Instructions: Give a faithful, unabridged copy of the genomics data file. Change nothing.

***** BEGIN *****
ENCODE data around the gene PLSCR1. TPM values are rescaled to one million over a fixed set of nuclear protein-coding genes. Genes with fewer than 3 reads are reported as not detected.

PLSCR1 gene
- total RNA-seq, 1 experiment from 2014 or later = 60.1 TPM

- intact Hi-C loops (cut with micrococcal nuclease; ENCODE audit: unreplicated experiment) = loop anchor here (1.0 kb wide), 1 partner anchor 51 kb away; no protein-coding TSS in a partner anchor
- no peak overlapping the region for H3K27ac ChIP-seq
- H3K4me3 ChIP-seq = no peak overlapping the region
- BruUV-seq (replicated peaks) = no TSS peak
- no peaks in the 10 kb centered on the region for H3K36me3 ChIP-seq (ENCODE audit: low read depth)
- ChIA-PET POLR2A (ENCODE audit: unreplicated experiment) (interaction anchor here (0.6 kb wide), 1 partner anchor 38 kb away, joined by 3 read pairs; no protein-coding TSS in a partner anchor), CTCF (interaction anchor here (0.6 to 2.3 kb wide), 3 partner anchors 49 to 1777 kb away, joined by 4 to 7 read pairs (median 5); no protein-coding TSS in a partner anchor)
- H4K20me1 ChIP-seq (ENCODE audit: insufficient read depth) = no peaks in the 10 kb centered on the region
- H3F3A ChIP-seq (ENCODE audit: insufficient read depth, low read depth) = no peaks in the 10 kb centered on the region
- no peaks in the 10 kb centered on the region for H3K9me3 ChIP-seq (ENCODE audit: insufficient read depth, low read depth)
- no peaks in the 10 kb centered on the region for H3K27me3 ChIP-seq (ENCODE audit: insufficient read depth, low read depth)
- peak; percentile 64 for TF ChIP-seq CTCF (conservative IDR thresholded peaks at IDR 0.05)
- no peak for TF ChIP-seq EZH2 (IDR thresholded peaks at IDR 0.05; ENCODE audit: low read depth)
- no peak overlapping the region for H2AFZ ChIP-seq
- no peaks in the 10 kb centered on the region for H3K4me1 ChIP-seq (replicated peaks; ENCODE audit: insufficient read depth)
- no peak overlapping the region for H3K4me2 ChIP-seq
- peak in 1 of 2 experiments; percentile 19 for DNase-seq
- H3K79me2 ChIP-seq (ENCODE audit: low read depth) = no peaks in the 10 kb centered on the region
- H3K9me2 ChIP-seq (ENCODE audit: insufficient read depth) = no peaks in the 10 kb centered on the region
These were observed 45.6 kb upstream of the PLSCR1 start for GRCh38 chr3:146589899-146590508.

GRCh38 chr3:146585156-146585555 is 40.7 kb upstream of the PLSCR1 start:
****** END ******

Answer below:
ENCODE data around the gene PLSCR1. TPM values are rescaled to one million over a fixed set of nuclear protein-coding genes. Genes with fewer than 3 reads are reported as not detected.

PLSCR1 gene
- total RNA-seq, 1 experiment from 2014 or later = 60.1 TPM

- intact Hi-C loops (cut with micrococcal nuclease; ENCODE audit: unreplicated experiment) = loop anchor here (1.0 kb wide), 1 partner anchor 51 kb away; no protein-coding TSS in a partner anchor
- no peak overlapping the region for H3K27ac ChIP-seq
- H3K4me3 ChIP-seq = no peak overlapping the region
- BruUV-seq (replicated peaks) = no TSS peak
- no peaks in the 10 kb centered on the region for H3K36me3 ChIP-seq (ENCODE audit: low read depth)
- ChIA-PET POLR2A (ENCODE audit: unreplicated experiment) (interaction anchor here (0.6 kb wide), 1 partner anchor 38 kb away, joined by 3 read pairs; no protein-coding TSS in a partner anchor), CTCF (interaction anchor here (0.6 to 2.3 kb wide), 3 partner anchors 49 to 1777 kb away, joined by 4 to 7 read pairs (median 5); no protein-coding TSS in a partner anchor)
- H4K20me1 ChIP-seq (ENCODE audit: insufficient read depth) = no peaks in the 10 kb centered on the region
- H3F3A ChIP-seq (ENCODE audit: insufficient read depth, low read depth) = no peaks in the 10 kb centered on the region
- no peaks in the 10 kb centered on the region for H3K9me3 ChIP-seq (ENCODE audit: insufficient read depth, low read depth)
- no peaks in the 10 kb centered on the region for H3K27me3 ChIP-seq (ENCODE audit: insufficient read depth, low read depth)
- peak; percentile 64 for TF ChIP-seq CTCF (conservative IDR thresholded peaks at IDR 0.05)
- no peak for TF ChIP-seq EZH2 (IDR thresholded peaks at IDR 0.05; ENCODE audit: low read depth)
- no peak overlapping the region for H2AFZ ChIP-seq
- no peaks in the 10 kb centered on the region for H3K4me1 ChIP-seq (replicated peaks; ENCODE audit: insufficient read depth)
- no peak overlapping the region for H3K4me2 ChIP-seq
- peak in 1 of 2 experiments; percentile 19 for DNase-seq
- H3K79me2 ChIP-seq (ENCODE audit: low read depth) = no peaks in the 10 kb centered on the region
- H3K9me2 ChIP-seq (ENCODE audit: insufficient read depth) = no peaks in the 10 kb centered on the region
These were observed 45.6 kb upstream of the PLSCR1 start for GRCh38 chr3:146589899-146590508.

GRCh38 chr3:146585156-146585555 is 40.7 kb upstream of the PLSCR1 start: